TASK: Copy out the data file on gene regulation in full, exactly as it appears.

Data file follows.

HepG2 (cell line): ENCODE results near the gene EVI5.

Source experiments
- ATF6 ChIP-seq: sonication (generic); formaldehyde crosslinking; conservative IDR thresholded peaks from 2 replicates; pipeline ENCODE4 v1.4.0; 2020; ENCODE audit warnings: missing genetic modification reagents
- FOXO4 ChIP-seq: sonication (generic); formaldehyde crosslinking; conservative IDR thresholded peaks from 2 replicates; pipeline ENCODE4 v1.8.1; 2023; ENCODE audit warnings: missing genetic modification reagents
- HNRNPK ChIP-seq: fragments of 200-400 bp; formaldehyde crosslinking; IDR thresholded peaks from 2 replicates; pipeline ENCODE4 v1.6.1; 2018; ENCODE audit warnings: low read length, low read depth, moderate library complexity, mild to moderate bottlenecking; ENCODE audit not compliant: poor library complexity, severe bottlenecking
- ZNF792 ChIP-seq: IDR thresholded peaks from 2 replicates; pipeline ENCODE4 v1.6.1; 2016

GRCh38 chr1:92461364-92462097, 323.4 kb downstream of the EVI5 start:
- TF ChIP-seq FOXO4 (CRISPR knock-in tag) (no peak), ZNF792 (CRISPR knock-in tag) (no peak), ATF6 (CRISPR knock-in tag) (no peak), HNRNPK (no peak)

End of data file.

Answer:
HepG2 (cell line): ENCODE results near the gene EVI5.

Source experiments
- ATF6 ChIP-seq: sonication (generic); formaldehyde crosslinking; conservative IDR thresholded peaks from 2 replicates; pipeline ENCODE4 v1.4.0; 2020; ENCODE audit warnings: missing genetic modification reagents
- FOXO4 ChIP-seq: sonication (generic); formaldehyde crosslinking; conservative IDR thresholded peaks from 2 replicates; pipeline ENCODE4 v1.8.1; 2023; ENCODE audit warnings: missing genetic modification reagents
- HNRNPK ChIP-seq: fragments of 200-400 bp; formaldehyde crosslinking; IDR thresholded peaks from 2 replicates; pipeline ENCODE4 v1.6.1; 2018; ENCODE audit warnings: low read length, low read depth, moderate library complexity, mild to moderate bottlenecking; ENCODE audit not compliant: poor library complexity, severe bottlenecking
- ZNF792 ChIP-seq: IDR thresholded peaks from 2 replicates; pipeline ENCODE4 v1.6.1; 2016

GRCh38 chr1:92461364-92462097, 323.4 kb downstream of the EVI5 start:
- TF ChIP-seq FOXO4 (CRISPR knock-in tag) (no peak), ZNF792 (CRISPR knock-in tag) (no peak), ATF6 (CRISPR knock-in tag) (no peak), HNRNPK (no peak)